2013-09-16Zeitschriftenartikel DOI: 10.1186/1756-8722-6-70
Population level survival of patients with chronic myelocytic leukemia in Germany compared to the US in the early 21st century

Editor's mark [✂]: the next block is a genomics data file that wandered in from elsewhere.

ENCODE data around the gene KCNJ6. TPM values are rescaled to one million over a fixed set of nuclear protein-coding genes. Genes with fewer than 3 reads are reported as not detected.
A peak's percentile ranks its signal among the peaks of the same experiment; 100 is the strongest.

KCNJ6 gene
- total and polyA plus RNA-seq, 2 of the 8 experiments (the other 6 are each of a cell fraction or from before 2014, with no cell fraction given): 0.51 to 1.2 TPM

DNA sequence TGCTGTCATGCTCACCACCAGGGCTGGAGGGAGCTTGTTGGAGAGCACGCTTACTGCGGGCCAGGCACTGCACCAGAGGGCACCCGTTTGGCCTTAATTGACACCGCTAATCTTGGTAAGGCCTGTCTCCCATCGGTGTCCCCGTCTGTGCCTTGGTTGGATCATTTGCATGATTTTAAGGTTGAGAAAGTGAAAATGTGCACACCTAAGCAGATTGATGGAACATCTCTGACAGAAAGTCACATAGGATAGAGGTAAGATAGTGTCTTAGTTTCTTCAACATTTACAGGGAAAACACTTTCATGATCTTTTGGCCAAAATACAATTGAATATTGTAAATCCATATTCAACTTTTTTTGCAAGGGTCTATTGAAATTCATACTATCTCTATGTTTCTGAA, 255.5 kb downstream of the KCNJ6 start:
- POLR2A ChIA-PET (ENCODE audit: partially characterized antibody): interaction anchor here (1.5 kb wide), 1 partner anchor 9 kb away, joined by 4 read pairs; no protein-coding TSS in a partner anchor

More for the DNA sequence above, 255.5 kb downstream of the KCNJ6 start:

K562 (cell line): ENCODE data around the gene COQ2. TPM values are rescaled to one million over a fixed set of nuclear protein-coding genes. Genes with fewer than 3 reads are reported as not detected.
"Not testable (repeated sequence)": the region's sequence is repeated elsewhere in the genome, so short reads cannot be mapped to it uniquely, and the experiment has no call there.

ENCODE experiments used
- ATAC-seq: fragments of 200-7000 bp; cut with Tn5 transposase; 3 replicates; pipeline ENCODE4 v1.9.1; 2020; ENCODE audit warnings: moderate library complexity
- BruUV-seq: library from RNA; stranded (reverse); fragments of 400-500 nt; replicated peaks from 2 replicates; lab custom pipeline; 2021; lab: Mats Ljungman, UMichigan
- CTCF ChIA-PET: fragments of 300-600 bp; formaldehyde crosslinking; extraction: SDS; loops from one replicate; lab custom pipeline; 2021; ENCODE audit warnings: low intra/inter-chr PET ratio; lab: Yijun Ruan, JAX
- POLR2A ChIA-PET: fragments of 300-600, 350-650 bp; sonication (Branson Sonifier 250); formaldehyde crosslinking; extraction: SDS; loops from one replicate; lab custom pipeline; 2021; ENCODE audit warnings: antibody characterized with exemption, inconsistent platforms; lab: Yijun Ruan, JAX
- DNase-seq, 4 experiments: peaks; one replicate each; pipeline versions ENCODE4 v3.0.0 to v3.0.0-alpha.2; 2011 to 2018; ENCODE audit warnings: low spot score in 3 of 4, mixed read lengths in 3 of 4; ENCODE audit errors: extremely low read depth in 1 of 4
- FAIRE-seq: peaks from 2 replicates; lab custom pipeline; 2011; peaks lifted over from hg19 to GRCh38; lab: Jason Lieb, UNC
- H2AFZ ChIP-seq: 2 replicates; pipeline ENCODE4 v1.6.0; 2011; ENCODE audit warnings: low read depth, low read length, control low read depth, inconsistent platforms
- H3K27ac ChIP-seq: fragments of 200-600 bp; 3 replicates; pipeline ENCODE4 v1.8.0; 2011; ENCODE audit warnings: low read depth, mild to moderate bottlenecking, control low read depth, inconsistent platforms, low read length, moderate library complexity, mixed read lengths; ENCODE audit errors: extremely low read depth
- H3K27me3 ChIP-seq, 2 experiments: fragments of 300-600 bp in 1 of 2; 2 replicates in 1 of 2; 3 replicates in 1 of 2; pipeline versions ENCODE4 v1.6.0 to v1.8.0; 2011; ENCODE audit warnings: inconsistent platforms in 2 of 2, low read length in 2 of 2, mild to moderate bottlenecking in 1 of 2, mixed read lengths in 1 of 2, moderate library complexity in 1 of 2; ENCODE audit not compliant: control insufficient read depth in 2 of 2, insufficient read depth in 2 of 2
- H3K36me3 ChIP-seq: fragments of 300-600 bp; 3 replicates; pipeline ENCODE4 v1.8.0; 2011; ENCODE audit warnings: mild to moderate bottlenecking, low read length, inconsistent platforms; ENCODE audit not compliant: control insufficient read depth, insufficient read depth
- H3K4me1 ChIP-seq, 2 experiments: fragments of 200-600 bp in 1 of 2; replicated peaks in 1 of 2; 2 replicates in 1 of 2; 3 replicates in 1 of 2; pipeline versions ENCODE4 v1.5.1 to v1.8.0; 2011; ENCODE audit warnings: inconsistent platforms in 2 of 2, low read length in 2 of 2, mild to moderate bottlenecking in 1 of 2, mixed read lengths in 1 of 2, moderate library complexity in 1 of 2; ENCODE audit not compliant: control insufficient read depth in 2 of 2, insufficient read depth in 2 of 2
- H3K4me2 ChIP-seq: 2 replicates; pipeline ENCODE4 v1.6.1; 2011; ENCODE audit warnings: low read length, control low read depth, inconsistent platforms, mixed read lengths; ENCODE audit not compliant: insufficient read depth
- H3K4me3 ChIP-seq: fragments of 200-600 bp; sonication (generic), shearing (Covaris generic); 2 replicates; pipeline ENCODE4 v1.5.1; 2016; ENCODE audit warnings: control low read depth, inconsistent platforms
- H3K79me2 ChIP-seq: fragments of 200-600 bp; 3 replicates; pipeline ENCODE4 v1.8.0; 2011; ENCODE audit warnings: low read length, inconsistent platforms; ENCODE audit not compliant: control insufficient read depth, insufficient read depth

Introduction: The advent of tyrosine kinase inhibitors has produced 5-year survival of 90 + % for chronic myelocytic leukemia (CML) patients in clinical trials. However, population level survival has been lower, especially in older patients. Here, we examine survival of patients with CML in Germany and compare it to survival of patients in the United States (US). Methods: Data were extracted from the Surveillance, Epidemiology, and End Results database in the US and 11 cancer registries in Germany. Patients 15–69 years old diagnosed with CML were included in the analysis. Period analysis for 2002–2006 was used to provide the most up-to-date possible estimates of five-year relative survival. Results: Five-year relative survival was 68.7% overall in Germany and 72.7% in the US. Survival was higher in the US for all age groups except for ages 15–39 years, but the difference was only statistically significant for ages 50–59 years (at 67.5% vs 77.7% in Germany and the US, respectively). Survival decreased with age, ranging from 83.1% and 81.9%, respectively, in Germany and the US for patients 15–39 years old to 54.2% and 54.5%, respectively, in patients 65–69 years old. Survival increased between 2002 and 2006 by 12.0% points in Germany and 17.1% points in the US. Conclusions: Five-year survival estimates were higher in the US than in Germany overall, but the difference was only significant for ages 50–59 years. Survival did not equal that seen in clinical trials for either country, but strong improvement in survival was seen between 2002 and 2006.
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